We’ve been through a lot.
Turns out, it’s not just my life that’s changed since having kids.
You’ve also been jolted into a rude and crude existence that is punctuated only by wear and tear, and tough love.
Both of our lives, dishwasher, were a freaking country club before kids came along.
Me: enjoying adult conversation, wearing high heels and going to bed after 9pm.
And you: running an easy, breezy once-a-week cycle with all that nice adult china and glassware. There was a day when you saw real wine glasses and actual glass water cups.
Now, as you know, we drink our wine out of Solo cups.
But we still send plenty o’ plastic your way.
Sippy cups, bottle nipples, bottles, plastic bowls, kid straws.
All sorts of tiny, tacky-colored, bright-and-obnoxious wares, with which we feed our tiny and sometimes-obnoxious little people.
With the first kid, your life, like mine, didn’t change much.
I could still go out to lunch and lose baby weight and drive a normal car.
And, you still saw mostly adult dishes. You never had to wash a bottle nipple or my breast pump accessories, because I lived in fear that you’d break or warp them. I had to sterilize all of that myself in the kitchen sink, of course.
Now, you get everything. Warped who? I’m just glad they’ve been cleaned. And sterilization is relative. Because the croupy toddler just forced his paci into the newborn’s mouth. Pass the wipes, please.
Now, there is no job I won’t give you.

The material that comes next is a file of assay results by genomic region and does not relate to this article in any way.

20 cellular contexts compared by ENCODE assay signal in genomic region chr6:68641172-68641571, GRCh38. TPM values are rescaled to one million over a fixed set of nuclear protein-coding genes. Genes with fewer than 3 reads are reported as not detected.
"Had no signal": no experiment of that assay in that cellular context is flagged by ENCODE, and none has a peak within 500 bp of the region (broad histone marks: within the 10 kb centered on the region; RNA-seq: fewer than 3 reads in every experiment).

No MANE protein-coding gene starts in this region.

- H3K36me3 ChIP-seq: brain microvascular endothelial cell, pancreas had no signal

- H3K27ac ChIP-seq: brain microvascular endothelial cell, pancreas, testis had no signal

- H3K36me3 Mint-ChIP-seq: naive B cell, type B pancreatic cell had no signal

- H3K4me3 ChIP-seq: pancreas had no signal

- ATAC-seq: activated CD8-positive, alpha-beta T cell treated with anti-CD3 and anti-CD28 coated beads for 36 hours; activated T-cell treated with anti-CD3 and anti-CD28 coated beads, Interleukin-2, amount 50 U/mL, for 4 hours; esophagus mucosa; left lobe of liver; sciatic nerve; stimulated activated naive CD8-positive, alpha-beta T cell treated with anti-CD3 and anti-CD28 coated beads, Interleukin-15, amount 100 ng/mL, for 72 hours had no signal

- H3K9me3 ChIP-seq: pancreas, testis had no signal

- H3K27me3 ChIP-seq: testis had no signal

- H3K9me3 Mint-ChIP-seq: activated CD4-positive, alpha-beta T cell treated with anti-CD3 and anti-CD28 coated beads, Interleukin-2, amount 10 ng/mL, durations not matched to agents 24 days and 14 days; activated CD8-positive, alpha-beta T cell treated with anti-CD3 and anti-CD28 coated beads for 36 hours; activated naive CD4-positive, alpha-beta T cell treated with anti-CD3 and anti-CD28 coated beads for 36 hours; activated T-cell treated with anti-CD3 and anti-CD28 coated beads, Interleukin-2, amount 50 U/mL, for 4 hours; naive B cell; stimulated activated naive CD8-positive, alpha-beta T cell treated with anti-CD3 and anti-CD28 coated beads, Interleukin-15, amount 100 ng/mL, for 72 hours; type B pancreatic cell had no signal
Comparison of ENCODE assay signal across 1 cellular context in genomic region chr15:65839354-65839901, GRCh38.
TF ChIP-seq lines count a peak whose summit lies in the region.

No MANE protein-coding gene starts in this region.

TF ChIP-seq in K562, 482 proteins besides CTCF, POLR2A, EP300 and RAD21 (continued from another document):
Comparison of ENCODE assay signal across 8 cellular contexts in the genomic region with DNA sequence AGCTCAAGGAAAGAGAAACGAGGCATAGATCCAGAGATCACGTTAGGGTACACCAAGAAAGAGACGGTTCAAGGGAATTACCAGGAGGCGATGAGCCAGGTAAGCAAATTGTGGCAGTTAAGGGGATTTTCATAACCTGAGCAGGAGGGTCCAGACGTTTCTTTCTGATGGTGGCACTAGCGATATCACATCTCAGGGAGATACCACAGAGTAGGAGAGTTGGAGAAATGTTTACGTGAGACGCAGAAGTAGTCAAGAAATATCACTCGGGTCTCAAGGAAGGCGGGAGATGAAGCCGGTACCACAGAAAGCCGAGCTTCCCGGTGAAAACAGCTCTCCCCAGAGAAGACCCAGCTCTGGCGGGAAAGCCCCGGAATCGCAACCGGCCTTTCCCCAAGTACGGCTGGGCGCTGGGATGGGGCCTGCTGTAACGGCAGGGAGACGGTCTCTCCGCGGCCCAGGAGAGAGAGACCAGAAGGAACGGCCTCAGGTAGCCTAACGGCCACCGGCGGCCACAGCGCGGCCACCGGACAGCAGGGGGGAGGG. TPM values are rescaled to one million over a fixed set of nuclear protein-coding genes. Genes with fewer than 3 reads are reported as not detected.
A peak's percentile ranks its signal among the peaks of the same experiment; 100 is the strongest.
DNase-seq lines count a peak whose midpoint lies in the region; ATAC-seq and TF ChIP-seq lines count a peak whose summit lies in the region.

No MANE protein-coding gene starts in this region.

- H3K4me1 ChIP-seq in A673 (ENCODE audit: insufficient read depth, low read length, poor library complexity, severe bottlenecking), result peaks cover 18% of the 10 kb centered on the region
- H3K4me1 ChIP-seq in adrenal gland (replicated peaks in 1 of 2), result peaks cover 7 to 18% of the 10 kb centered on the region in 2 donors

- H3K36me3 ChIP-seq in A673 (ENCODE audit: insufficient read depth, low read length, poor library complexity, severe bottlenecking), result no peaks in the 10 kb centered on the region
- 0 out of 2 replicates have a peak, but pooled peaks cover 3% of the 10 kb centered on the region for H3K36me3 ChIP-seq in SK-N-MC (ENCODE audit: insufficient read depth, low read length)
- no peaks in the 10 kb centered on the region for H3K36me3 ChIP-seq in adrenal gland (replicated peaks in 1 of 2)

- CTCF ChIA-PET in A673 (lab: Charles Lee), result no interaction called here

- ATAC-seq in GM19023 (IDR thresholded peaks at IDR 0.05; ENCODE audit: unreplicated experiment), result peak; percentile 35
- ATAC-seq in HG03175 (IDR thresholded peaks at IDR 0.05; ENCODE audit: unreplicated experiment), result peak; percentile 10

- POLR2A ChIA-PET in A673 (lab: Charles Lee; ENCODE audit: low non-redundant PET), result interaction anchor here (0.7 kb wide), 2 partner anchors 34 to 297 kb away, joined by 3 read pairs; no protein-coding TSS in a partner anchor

Plastic lunch containers that will get warped and cloudy? Sure.
The toddler’s toothbrush, after it was inserted, repeatedly, into the toilet? Duh.
Baby toys, the cleaning brush, sandals, dirty socks, that cookie cutter that was lost for 3 weeks in the sandbox? Yes, throw it all in.
The Vitamix pitcher? Absolutely. Who has time to clean that by hand?
Every single kid plate, utensil and cup that I can force in there, or that won’t physically break into 2 when you wash it? Abso-freakin’-lutely. They’ll all be ruined or lost soon anyway. (Especially all those sippy cup lids. Where the frick do they all go?!?)
And so, dishwasher, thank you. Thank you for your years of loyal, unending, tireless service to our family’s incessant array of eating utensils and vessels. Their eating habits and demands seem to blur together into one, continuous servitude that has now become your life.
Trust me, I know.
But, it just feels great to know I’m not the only one working a helluva lot harder than I used to.
The woman of the house